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Hoping programmability to key to corporate success

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Sharp is looking to Linux as the basis for the next generation of its Zaurus PDAs - at least as far as models sold outside Japan go.

The next Zaurus - provisionally due in the US before Christmas, according to a Sharp spokesman cited by Reuters - will run ship with Linux to overseas buyers, but Japanese customers' machines will run Sharp's current, proprietary Zaurus OS.

Essentially, it's all about competing with Palm and co. by providing buyers with the scope to download and add applications to the basic handheld. The idea isn't to appeal to individual buyers, rather to target corporate customers who want to provide employees with PDAs that can hook into their networks.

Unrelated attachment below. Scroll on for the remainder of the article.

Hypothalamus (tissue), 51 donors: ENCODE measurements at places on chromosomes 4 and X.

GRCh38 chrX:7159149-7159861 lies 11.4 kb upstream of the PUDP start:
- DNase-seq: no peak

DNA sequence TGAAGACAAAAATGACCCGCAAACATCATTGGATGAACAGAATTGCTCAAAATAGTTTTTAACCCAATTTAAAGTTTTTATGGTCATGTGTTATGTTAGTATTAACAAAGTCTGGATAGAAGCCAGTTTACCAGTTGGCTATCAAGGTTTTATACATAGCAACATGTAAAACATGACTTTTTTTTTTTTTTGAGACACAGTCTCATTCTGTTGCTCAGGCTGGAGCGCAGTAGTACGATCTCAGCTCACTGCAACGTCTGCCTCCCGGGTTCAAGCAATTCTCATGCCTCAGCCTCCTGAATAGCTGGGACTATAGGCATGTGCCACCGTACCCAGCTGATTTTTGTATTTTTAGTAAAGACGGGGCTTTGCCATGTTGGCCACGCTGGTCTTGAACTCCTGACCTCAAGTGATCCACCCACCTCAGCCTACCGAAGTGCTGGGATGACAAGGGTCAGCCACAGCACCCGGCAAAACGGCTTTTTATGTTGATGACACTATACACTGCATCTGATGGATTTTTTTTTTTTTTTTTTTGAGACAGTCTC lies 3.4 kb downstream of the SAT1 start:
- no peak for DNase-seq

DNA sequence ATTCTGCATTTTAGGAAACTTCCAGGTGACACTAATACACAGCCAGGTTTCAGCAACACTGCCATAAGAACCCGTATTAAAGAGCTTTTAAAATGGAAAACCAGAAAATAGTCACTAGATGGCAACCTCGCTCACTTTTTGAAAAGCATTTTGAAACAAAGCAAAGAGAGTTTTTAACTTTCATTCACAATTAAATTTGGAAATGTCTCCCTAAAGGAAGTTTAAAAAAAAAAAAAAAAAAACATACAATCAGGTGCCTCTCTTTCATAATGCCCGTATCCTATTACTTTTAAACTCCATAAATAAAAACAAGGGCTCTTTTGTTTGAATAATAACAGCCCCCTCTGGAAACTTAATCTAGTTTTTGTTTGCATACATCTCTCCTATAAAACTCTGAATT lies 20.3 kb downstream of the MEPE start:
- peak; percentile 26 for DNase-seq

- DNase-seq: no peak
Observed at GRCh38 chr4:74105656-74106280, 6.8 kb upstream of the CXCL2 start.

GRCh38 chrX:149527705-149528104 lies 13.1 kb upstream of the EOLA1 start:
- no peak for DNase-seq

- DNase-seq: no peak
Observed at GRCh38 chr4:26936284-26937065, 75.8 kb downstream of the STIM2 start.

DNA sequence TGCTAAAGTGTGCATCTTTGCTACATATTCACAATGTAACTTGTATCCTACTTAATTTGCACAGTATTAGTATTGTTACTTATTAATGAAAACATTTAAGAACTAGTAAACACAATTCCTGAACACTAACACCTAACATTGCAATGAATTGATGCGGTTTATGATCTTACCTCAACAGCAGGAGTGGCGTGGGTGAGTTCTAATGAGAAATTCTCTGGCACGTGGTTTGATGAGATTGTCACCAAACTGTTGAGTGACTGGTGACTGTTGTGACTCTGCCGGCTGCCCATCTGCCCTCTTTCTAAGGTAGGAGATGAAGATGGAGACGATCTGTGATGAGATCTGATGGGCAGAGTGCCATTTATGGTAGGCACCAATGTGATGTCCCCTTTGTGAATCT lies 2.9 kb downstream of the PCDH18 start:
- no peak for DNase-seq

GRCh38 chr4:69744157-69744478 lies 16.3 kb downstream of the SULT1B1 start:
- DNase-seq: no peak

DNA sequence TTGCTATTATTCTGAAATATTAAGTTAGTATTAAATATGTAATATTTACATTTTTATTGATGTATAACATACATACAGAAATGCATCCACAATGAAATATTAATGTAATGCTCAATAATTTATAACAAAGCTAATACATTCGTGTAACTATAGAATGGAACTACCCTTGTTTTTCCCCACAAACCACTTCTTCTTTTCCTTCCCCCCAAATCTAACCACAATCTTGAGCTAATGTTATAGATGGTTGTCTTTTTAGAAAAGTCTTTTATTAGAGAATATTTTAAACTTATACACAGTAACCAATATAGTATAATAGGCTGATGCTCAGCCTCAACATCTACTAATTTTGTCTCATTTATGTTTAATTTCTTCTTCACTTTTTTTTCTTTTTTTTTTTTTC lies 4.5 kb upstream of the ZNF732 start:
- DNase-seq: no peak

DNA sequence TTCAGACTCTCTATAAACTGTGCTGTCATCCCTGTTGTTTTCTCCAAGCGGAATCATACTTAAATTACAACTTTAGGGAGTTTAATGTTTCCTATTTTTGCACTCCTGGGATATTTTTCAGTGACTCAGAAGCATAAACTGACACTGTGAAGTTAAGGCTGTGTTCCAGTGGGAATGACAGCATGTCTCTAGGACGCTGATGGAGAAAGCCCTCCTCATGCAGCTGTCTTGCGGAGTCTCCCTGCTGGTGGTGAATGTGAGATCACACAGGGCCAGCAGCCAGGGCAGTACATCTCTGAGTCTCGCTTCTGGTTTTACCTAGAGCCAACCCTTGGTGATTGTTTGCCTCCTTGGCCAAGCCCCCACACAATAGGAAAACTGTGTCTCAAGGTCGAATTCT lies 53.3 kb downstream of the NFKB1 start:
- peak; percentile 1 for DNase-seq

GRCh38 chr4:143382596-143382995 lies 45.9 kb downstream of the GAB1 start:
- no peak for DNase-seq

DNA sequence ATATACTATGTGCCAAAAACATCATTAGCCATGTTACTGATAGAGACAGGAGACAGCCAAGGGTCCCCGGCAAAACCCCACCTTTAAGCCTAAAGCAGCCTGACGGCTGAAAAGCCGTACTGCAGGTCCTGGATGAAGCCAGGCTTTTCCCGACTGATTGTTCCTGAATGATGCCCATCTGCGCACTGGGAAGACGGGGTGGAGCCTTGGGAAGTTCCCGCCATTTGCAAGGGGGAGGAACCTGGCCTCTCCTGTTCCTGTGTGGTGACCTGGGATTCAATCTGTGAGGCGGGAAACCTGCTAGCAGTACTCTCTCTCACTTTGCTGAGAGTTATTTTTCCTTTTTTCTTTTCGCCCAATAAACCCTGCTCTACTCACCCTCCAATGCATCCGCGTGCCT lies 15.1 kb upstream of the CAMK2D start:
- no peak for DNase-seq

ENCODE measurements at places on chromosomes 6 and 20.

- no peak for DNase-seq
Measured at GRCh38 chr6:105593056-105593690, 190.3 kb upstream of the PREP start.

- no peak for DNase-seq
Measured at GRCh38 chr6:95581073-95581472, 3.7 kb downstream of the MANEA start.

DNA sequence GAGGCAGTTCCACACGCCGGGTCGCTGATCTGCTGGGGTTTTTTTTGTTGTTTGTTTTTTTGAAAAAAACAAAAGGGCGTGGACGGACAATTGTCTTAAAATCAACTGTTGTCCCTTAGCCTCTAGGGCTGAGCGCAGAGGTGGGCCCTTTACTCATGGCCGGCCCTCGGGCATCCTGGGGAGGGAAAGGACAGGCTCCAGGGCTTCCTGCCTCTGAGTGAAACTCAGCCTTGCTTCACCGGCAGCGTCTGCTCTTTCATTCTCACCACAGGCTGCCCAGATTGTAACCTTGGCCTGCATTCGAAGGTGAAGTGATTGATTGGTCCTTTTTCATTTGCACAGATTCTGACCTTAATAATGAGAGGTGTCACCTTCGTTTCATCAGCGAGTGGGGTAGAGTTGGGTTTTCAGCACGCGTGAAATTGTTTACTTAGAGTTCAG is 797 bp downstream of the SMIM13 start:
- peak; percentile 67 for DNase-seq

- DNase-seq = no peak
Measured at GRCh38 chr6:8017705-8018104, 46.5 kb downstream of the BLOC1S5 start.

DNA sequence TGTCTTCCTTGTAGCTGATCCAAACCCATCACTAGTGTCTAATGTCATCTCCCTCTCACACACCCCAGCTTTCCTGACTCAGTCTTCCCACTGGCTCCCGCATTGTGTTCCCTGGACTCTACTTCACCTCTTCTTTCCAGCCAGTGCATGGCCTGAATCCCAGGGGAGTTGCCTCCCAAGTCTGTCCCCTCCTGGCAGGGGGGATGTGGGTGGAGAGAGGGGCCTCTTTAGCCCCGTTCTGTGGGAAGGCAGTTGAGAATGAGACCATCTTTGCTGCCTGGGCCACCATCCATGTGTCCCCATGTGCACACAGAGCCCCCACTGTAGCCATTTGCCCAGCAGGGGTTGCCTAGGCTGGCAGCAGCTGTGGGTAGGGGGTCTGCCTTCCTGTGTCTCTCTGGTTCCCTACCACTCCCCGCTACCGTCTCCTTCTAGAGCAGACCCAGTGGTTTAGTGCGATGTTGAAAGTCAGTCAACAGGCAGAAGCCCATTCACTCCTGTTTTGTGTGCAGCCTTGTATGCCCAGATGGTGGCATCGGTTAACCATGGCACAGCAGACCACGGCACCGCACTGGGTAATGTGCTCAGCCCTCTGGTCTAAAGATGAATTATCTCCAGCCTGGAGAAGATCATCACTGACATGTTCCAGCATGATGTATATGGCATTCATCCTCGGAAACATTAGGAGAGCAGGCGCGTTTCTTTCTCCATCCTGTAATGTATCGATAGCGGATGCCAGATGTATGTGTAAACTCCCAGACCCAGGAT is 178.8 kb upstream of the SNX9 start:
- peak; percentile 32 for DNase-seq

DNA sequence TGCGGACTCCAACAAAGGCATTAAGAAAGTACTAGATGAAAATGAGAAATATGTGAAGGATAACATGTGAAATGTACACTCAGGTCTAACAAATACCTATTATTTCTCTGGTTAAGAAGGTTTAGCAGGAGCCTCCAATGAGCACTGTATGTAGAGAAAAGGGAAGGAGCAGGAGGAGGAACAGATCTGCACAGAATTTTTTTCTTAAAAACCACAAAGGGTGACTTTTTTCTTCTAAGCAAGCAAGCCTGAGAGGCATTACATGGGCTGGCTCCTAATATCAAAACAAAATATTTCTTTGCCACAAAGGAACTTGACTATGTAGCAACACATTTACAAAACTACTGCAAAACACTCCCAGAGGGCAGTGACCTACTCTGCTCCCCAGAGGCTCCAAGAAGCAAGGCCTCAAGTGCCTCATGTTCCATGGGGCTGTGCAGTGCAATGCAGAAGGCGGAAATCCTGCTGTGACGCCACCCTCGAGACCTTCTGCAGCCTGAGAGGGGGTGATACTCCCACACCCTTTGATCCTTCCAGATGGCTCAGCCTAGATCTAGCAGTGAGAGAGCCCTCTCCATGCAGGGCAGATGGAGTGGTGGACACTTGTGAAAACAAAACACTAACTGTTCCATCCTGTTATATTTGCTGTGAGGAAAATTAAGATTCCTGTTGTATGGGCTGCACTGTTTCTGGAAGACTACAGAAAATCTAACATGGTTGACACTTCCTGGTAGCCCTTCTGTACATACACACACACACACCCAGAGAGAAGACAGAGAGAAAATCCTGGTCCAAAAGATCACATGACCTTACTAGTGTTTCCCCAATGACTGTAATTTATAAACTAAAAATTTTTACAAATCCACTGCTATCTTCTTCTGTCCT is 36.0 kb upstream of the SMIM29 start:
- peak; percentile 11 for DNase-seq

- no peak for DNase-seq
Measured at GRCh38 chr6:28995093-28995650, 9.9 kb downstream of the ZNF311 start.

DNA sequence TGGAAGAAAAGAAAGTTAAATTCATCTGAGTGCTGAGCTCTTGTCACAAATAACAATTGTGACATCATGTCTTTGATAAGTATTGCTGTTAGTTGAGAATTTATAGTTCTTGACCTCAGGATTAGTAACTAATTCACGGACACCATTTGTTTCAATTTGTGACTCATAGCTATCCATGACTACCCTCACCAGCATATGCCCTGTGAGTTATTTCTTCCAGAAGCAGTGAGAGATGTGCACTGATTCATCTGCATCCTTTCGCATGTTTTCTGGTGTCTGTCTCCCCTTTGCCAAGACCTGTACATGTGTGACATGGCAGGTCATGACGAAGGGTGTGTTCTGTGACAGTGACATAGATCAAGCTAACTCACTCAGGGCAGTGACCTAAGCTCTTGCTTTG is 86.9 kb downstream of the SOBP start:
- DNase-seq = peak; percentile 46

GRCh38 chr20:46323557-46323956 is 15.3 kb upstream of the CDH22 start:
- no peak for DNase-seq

Certainly your average Palm user doesn't make a habit of installing extra apps on his or her PDA, we reckon. The majority of users buy their PDAs as bionic filofaxes, allowing them to carry their PC-based contact databases and diaries around when their out of the office.

They like the Palm - as opposed to, say, the Zaurus - because it's convenient and is easy to use. The ability to add third-party apps doesn't matter much at all.

The corporate market, however, is very different. So far, PDAs have been primarily sold to individuals, but there does appear to be an emerging market for institutional buyers. Certainly, Palm is increasingly targeting not only executives but the companies they work for.

Speaking at a recent Banc of America Securities Conference, Palm CEO Carl Yankowski noted that the company is working with around 350 organisations who want to give PDAs to their employees.

Sharp certainly needs to do something to compete with its PDA rivals and Palm in particular. While it has more than 50 per cent of the Japanese PDA market, it hasn't troubled the scorer in the US for some time. ®

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